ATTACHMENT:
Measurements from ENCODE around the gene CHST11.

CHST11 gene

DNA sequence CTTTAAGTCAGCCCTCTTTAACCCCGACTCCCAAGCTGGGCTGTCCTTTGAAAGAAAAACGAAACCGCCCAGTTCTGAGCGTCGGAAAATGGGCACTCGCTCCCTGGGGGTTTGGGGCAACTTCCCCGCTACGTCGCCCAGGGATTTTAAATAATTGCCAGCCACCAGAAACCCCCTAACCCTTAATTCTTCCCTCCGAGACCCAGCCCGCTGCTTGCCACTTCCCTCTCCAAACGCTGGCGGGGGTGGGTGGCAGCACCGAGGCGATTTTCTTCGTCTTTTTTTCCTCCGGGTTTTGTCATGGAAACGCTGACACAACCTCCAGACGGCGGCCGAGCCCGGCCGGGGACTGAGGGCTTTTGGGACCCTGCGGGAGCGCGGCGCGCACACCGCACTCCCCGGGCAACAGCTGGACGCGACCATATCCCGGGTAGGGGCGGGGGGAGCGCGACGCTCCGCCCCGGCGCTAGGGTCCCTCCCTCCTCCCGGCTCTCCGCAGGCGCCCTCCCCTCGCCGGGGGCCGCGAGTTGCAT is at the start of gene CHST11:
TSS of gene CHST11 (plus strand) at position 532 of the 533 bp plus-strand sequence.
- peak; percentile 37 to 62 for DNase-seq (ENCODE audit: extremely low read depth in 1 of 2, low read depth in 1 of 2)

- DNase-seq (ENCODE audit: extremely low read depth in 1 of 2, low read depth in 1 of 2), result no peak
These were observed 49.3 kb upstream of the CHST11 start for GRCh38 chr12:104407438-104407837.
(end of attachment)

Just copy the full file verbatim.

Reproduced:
Measurements from ENCODE around the gene CHST11.

CHST11 gene

DNA sequence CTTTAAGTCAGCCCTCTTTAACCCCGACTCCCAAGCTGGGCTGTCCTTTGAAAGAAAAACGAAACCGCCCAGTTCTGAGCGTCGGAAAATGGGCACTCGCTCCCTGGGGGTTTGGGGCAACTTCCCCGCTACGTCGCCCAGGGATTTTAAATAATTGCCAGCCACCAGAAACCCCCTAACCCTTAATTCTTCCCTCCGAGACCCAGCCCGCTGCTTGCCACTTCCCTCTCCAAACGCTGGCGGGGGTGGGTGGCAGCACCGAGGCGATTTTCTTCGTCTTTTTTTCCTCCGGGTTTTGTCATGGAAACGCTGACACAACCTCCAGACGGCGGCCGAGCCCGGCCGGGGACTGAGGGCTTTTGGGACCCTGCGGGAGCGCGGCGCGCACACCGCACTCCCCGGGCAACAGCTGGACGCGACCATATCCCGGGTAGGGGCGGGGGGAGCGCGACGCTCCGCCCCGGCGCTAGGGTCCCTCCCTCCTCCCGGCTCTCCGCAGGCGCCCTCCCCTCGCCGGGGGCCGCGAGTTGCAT is at the start of gene CHST11:
TSS of gene CHST11 (plus strand) at position 532 of the 533 bp plus-strand sequence.
- peak; percentile 37 to 62 for DNase-seq (ENCODE audit: extremely low read depth in 1 of 2, low read depth in 1 of 2)

- DNase-seq (ENCODE audit: extremely low read depth in 1 of 2, low read depth in 1 of 2), result no peak
These were observed 49.3 kb upstream of the CHST11 start for GRCh38 chr12:104407438-104407837.